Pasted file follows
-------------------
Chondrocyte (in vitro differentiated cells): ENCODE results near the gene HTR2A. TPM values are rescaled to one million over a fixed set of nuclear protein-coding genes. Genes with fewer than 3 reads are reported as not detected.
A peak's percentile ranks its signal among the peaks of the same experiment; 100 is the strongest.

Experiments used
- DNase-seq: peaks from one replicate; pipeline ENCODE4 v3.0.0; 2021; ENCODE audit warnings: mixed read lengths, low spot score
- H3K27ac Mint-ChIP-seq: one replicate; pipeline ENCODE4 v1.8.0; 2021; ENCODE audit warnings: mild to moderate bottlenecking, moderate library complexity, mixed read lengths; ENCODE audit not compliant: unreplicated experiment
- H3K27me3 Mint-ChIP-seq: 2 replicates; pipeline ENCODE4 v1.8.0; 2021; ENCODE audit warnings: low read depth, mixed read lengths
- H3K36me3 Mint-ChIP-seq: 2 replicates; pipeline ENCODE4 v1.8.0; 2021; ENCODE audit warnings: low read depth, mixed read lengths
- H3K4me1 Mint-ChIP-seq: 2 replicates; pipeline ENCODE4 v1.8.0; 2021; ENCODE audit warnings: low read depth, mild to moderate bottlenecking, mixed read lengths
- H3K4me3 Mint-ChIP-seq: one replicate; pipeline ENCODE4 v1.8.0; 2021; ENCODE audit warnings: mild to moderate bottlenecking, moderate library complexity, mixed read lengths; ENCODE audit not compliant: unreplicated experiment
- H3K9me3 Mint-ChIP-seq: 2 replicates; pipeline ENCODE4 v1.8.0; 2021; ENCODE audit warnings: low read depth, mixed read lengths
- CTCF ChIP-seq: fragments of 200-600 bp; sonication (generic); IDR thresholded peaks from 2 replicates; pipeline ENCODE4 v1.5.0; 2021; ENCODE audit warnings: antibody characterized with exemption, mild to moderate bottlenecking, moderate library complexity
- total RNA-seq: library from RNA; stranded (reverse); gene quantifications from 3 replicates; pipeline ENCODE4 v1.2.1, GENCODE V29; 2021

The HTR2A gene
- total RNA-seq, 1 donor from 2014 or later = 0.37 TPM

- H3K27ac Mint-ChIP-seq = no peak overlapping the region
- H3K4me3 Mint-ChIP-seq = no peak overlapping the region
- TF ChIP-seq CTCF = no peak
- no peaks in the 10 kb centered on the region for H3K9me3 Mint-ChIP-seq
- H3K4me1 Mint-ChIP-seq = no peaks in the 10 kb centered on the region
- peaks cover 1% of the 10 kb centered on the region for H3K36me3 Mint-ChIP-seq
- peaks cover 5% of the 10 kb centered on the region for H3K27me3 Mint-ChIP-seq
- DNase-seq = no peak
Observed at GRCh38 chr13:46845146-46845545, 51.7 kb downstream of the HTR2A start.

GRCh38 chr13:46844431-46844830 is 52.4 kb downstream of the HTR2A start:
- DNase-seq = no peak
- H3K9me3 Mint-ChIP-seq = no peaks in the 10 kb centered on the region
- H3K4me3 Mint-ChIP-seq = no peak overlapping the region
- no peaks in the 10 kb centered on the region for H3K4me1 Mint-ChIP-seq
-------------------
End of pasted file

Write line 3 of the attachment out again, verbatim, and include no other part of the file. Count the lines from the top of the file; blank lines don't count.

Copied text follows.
Experiments used